Marvin Bagley III has taken the college basketball world by storm this season, but he hasn’t done it alone.
The Duke freshman has had his family with him every step of the way and while that hasn’t always made it easier, it’s helped shape into the player he is. Now, with his sights on a championship run this March, Bagley will, once again, rely on the support of his family. Here’s everything you need to know about the group:
1. Bagley & His Parents Designed an Online High School Program for Him
It’s been a long and winding road to Duke for Bagley. And it wasn’t exactly traditional.
Bagley finished his high-school degree in just three years, announcing he was set to enroll at Duke on August 14, 2017 – with complete eligibility. It was an announcement that few expected and even fewer understood, particularly when Bagley detailed the online curriculum he completed to make sure he could get to college. He told ACCXtra:
When I first looked at the classes, I was like, ‘Dang, that’s going to be a lot. But I knew I had to really focus and lock in and not do normal regular teenage stuff that kids do in the summer. Pretty much gave up my whole summer for that, to get here and be able to be a part of this team. At the end of the day, I’m glad I did that.
Bagley and his parents designed the schedule and its courses – Algebra I and Algebra II (in consecutive sessions), Latin and English (which required two sessions) – to meet the NCAA’s eligibility requirements after he’d already attended three high schools in two states during the previous three years.
The Blue Devils phenom got his start at Corona Del Sol High School in Tempe, Arizona, leading the team to a state championship as a freshman and drawing interest from nearly every top college program in the country. He then transferred to Phoenix’s Hillcrest Prep to start the 2015 season, but left in November when, as his father explained, he needed to get away from “the negativity following the program.”
Bagley also played at Sierra Canyon School in California and, after missing his sophomore year because of transfer rules, joined the squad his junior season. In 29 games, Bagley averaged 24.6 points, 10.1 rebounds, 1.6 assists and two steals.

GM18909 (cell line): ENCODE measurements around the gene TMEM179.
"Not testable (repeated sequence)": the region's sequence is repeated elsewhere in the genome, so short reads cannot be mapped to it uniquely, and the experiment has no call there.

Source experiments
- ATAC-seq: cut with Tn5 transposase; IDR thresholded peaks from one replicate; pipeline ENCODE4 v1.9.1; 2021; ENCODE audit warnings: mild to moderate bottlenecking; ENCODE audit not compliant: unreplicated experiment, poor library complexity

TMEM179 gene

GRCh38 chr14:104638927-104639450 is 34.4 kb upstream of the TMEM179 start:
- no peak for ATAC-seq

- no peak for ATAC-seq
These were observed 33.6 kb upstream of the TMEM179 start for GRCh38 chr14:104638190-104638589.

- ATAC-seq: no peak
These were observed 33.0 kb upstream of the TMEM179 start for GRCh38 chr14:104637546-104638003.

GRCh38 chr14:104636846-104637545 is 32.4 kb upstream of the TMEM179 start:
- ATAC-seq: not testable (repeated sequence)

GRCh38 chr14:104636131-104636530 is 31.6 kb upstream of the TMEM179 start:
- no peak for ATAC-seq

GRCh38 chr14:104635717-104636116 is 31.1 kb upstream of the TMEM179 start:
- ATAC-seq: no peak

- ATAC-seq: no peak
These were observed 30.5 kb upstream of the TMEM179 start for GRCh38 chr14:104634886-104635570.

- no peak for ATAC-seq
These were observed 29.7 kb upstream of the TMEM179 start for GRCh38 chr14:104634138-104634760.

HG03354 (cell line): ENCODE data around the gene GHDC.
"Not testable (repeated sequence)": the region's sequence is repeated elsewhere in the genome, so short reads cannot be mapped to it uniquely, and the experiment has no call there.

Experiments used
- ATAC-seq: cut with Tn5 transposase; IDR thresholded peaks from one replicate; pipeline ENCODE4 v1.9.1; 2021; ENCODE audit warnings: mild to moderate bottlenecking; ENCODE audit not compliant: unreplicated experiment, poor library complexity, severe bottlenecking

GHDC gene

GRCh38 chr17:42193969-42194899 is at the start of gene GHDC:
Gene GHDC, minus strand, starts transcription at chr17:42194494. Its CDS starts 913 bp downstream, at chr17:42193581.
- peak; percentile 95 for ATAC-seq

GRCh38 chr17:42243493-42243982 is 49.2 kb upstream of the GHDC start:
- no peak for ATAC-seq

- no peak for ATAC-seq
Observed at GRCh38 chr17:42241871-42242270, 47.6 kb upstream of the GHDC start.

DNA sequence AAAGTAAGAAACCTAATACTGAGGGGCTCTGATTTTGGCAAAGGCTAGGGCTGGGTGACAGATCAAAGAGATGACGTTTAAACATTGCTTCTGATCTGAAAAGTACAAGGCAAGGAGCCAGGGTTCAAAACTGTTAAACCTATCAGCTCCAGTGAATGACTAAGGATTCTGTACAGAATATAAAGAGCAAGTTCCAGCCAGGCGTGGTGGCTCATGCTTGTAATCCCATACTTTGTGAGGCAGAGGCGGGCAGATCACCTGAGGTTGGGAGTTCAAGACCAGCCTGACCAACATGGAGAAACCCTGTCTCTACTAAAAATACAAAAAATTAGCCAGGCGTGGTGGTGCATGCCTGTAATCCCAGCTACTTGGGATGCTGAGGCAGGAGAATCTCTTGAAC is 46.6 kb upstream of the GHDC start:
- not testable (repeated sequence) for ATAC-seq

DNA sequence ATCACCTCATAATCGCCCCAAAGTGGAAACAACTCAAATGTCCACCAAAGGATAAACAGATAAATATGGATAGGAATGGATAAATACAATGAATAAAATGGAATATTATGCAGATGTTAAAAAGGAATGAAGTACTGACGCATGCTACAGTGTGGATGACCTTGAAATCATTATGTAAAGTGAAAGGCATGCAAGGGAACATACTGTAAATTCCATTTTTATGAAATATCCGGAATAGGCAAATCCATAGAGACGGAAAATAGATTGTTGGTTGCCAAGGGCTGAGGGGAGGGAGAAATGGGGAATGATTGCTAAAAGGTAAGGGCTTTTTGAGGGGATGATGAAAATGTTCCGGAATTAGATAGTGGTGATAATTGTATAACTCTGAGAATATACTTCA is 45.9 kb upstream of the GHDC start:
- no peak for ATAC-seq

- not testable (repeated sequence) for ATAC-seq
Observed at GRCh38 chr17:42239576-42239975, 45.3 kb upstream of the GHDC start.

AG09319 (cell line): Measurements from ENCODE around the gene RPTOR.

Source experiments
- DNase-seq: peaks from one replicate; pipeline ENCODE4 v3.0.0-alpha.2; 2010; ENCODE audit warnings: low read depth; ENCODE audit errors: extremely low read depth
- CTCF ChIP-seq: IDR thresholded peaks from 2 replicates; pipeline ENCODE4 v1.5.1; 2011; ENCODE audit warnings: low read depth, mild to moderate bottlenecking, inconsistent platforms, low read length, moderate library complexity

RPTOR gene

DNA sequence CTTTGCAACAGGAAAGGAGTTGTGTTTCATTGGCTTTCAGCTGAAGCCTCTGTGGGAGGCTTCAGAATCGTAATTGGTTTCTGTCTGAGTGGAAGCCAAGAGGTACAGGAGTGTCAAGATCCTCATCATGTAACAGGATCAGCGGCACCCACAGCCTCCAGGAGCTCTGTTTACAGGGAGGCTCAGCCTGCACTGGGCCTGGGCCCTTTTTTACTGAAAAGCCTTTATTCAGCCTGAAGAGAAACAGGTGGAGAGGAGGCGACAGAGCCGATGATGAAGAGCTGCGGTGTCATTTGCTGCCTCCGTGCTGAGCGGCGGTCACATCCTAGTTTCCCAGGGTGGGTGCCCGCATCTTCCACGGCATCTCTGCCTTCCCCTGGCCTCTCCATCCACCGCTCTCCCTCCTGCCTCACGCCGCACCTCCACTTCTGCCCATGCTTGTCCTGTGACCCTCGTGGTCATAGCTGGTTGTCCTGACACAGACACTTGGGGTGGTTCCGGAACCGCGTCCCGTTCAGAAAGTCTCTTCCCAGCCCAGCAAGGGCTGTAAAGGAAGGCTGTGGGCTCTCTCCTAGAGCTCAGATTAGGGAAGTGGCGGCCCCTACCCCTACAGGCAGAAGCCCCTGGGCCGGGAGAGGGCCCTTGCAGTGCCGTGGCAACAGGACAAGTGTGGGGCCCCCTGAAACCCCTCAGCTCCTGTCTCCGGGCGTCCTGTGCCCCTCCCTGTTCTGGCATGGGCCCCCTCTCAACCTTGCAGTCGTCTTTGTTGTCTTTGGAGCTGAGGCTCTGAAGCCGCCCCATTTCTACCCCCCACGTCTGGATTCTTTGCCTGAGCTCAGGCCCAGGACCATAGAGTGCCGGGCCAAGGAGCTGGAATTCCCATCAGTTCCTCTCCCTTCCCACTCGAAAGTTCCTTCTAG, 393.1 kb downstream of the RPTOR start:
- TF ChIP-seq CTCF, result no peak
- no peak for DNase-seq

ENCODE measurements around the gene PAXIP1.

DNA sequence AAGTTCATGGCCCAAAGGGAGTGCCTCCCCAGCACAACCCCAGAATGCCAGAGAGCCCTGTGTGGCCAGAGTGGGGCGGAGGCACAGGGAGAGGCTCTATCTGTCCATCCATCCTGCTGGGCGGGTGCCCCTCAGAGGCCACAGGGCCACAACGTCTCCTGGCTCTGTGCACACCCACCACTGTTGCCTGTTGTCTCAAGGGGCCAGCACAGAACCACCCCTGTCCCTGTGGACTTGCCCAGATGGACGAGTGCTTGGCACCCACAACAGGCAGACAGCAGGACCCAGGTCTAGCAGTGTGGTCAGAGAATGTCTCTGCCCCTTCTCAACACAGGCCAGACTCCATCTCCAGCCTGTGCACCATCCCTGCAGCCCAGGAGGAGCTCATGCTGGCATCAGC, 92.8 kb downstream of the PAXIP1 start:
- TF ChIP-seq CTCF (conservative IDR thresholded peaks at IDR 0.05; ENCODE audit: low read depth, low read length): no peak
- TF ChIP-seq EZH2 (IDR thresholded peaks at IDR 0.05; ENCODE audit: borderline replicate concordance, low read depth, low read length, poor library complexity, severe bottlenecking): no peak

2. His Father Designed T-Shirts With Bagley’s Face on Them During the Season
Marvin Bagley Jr. has always considered himself his son’s number one supporter, but in January the father faced a possible NCAA issue when t-shirts he designed ended up on third-party retailer websites.
Bagley first designed the t-shirts – white, long and short-sleeved, with an image of his son screaming on in it Duke blue – but it didn’t take long for the design to be shipped to other “unauthorized” sites and, on January 14 2018, Bagley posted a series of Facebook messages warning fans about purchasing from the site.
According to a report in the News & Observer, the image was, mostly, confined to TeeChip Pro, a site that clams it allows “its users to design and sell their own T-shirts and other merchandise.” The site offered everything from t-shirts to cell phone cases and mugs with Bagley’s image on them.
Bagley posted on Facebook, saying he had not given permission to use the image, writing “THESE CROOKS on this website tried to copy my shirt and ILLEGALLY profit on my son’s name, image and likeness!”
The NCAA prohibits athletes or their families from making money off their likeness and can also punish athletes if someone tries to do just that. The organization’s bylaws list the rule as “If a student-athlete’s name or picture appears on commercial items (e.g., T-shirts, sweatshirts, serving trays, playing cards, posters) or is used to promote a commercial product sold by an individual or agency without the student-athlete’s knowledge or permission, the student-athlete (or the institution acting on behalf of the student-athlete) is required to take steps to stop such an activity in order to retain his or her eligibility for intercollegiate athletics.”